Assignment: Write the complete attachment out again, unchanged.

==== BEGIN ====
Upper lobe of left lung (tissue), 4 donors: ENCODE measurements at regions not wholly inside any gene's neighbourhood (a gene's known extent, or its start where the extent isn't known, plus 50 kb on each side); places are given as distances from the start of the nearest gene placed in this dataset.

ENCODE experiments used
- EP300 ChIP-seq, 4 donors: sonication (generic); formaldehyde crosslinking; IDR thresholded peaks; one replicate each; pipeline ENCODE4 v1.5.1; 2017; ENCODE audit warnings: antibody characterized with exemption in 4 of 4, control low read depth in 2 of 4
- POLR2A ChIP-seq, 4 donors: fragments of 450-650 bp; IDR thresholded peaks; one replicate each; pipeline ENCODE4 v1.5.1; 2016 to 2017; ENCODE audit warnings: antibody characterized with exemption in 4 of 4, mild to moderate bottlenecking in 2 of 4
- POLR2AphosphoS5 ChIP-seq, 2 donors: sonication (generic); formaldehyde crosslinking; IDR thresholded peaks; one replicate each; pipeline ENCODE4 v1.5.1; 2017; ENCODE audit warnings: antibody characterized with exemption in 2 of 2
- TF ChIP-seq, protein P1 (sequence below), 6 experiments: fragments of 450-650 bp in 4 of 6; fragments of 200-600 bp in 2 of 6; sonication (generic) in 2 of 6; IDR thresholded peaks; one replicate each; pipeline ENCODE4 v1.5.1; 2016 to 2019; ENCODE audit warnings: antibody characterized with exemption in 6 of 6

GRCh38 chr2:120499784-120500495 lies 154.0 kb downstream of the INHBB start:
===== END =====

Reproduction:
Upper lobe of left lung (tissue), 4 donors: ENCODE measurements at regions not wholly inside any gene's neighbourhood (a gene's known extent, or its start where the extent isn't known, plus 50 kb on each side); places are given as distances from the start of the nearest gene placed in this dataset.

ENCODE experiments used
- EP300 ChIP-seq, 4 donors: sonication (generic); formaldehyde crosslinking; IDR thresholded peaks; one replicate each; pipeline ENCODE4 v1.5.1; 2017; ENCODE audit warnings: antibody characterized with exemption in 4 of 4, control low read depth in 2 of 4
- POLR2A ChIP-seq, 4 donors: fragments of 450-650 bp; IDR thresholded peaks; one replicate each; pipeline ENCODE4 v1.5.1; 2016 to 2017; ENCODE audit warnings: antibody characterized with exemption in 4 of 4, mild to moderate bottlenecking in 2 of 4
- POLR2AphosphoS5 ChIP-seq, 2 donors: sonication (generic); formaldehyde crosslinking; IDR thresholded peaks; one replicate each; pipeline ENCODE4 v1.5.1; 2017; ENCODE audit warnings: antibody characterized with exemption in 2 of 2
- TF ChIP-seq, protein P1 (sequence below), 6 experiments: fragments of 450-650 bp in 4 of 6; fragments of 200-600 bp in 2 of 6; sonication (generic) in 2 of 6; IDR thresholded peaks; one replicate each; pipeline ENCODE4 v1.5.1; 2016 to 2019; ENCODE audit warnings: antibody characterized with exemption in 6 of 6

GRCh38 chr2:120499784-120500495 lies 154.0 kb downstream of the INHBB start: